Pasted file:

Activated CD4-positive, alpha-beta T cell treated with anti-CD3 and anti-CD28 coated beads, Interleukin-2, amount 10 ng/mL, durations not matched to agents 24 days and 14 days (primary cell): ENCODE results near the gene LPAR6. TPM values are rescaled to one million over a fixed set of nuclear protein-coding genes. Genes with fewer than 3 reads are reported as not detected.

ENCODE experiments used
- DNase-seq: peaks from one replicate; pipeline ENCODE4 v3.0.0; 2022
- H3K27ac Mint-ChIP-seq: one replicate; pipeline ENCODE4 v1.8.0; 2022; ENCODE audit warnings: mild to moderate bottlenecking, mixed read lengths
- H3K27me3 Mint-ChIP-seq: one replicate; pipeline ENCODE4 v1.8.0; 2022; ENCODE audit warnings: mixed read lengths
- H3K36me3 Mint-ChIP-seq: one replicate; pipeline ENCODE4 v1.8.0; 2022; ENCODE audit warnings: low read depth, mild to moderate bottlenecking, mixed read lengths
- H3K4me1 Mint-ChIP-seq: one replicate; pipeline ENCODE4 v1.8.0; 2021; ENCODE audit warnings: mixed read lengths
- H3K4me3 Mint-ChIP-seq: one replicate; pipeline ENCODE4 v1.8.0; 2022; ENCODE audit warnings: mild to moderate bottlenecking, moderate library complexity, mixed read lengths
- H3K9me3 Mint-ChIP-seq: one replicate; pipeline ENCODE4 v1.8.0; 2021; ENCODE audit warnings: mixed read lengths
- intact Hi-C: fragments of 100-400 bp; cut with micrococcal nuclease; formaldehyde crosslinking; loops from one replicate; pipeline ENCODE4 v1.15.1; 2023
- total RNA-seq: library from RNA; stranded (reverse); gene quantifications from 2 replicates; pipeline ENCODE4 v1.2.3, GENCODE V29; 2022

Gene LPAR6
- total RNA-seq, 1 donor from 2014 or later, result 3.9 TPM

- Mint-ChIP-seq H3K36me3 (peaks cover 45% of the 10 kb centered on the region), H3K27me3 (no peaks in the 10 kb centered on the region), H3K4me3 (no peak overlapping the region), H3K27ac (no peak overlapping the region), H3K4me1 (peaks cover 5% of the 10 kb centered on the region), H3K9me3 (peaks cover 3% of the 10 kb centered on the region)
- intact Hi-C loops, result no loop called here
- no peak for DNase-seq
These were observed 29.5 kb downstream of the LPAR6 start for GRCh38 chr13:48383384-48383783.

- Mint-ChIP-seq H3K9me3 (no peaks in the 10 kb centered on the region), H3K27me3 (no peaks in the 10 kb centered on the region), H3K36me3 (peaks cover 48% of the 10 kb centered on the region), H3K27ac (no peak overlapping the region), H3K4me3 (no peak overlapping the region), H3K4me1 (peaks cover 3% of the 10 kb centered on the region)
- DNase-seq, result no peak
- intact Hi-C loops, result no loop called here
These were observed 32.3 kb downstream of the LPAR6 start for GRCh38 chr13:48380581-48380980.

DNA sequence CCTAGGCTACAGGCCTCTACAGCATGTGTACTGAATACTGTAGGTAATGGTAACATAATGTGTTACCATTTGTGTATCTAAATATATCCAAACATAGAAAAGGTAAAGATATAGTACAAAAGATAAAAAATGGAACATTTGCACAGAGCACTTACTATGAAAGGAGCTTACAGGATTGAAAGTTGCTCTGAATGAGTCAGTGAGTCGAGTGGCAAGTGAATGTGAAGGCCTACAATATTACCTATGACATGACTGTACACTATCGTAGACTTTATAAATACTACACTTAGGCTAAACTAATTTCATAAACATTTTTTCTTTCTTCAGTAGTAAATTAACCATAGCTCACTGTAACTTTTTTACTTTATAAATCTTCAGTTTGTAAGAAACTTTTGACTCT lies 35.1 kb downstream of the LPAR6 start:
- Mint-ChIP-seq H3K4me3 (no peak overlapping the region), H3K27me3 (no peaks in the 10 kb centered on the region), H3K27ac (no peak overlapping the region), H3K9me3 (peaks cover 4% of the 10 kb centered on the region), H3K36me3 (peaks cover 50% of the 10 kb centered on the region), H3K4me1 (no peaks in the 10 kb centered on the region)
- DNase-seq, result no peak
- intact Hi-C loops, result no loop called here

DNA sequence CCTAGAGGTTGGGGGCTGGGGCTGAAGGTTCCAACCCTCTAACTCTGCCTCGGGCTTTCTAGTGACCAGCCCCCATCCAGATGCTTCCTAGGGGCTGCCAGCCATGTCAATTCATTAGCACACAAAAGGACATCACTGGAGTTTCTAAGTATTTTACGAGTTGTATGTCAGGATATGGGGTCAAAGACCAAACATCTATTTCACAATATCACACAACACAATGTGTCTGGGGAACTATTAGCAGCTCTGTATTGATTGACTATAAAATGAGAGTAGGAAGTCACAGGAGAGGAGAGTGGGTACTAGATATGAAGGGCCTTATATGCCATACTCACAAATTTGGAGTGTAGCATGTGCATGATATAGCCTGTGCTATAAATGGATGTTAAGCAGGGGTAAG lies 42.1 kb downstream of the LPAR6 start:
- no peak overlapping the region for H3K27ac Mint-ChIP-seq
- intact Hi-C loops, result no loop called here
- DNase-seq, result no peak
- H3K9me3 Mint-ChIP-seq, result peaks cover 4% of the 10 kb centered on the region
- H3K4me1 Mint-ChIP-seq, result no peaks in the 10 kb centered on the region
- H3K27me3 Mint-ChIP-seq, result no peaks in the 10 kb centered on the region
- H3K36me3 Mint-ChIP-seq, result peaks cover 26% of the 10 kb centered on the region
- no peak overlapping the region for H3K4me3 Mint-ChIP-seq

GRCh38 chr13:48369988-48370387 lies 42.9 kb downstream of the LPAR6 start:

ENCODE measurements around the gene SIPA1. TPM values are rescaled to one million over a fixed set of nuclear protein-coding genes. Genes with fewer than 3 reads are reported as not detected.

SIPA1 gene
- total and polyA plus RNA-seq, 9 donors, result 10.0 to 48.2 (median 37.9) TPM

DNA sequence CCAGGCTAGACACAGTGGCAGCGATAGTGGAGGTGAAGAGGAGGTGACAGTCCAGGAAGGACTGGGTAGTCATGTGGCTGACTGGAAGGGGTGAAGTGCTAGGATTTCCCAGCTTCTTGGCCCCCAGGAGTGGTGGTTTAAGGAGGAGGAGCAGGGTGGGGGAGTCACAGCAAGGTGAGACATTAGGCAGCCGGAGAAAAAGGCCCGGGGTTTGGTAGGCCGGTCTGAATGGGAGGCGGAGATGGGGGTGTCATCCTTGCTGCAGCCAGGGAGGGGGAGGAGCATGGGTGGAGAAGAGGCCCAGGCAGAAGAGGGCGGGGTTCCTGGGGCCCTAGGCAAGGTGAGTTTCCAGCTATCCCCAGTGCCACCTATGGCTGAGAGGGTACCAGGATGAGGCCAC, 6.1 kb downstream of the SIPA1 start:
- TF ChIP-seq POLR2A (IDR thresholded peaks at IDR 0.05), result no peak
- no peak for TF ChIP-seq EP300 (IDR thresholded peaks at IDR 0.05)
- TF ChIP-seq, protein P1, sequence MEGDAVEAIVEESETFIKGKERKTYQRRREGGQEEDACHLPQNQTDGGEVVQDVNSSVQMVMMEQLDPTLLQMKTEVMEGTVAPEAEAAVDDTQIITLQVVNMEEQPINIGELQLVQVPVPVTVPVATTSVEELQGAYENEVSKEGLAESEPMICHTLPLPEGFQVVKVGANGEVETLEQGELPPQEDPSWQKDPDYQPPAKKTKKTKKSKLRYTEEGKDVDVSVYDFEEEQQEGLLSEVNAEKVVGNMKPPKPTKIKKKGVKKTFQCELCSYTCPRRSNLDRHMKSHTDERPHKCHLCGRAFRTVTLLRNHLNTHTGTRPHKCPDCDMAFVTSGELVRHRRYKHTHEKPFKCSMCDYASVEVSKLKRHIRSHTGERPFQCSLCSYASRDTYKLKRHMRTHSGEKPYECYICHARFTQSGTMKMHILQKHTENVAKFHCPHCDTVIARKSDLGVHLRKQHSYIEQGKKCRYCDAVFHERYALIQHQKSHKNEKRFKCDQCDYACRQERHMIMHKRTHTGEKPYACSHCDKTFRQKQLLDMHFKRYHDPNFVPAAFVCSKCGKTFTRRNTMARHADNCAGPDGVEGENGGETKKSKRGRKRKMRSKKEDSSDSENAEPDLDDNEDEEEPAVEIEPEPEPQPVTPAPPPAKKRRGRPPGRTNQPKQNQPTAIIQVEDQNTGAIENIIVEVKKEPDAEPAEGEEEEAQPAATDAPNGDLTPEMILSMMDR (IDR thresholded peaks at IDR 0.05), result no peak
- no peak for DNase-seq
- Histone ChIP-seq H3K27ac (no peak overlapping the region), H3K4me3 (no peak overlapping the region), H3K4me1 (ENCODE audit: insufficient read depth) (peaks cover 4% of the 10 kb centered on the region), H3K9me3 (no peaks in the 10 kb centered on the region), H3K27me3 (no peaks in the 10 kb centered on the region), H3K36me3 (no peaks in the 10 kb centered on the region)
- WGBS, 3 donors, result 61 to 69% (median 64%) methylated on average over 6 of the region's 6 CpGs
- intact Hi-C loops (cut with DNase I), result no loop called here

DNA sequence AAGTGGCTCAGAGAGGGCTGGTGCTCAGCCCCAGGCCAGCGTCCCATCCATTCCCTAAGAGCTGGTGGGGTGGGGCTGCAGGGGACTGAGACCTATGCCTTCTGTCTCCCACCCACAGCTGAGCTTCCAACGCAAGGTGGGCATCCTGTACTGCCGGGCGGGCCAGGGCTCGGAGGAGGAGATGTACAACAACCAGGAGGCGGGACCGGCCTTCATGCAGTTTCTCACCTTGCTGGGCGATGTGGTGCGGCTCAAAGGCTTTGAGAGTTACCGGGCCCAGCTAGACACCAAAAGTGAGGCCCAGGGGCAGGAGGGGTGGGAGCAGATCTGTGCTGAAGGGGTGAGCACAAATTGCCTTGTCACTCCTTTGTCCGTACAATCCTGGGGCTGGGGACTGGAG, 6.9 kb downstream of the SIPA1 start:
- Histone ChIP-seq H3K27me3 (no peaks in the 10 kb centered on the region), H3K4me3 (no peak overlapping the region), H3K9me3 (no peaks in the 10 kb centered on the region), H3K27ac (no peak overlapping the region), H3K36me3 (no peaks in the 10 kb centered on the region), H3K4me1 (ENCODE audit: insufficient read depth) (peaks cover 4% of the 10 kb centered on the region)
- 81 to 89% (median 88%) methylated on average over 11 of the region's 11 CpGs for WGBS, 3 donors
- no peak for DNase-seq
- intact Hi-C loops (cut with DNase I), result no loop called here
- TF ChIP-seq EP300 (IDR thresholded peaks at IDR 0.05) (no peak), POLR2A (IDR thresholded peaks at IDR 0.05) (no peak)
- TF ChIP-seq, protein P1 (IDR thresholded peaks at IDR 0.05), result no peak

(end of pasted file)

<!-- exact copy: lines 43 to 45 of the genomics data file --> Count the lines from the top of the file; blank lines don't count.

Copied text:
- no peak for DNase-seq
- Histone ChIP-seq H3K27ac (no peak overlapping the region), H3K4me3 (no peak overlapping the region), H3K4me1 (ENCODE audit: insufficient read depth) (peaks cover 4% of the 10 kb centered on the region), H3K9me3 (no peaks in the 10 kb centered on the region), H3K27me3 (no peaks in the 10 kb centered on the region), H3K36me3 (no peaks in the 10 kb centered on the region)
- WGBS, 3 donors, result 61 to 69% (median 64%) methylated on average over 6 of the region's 6 CpGs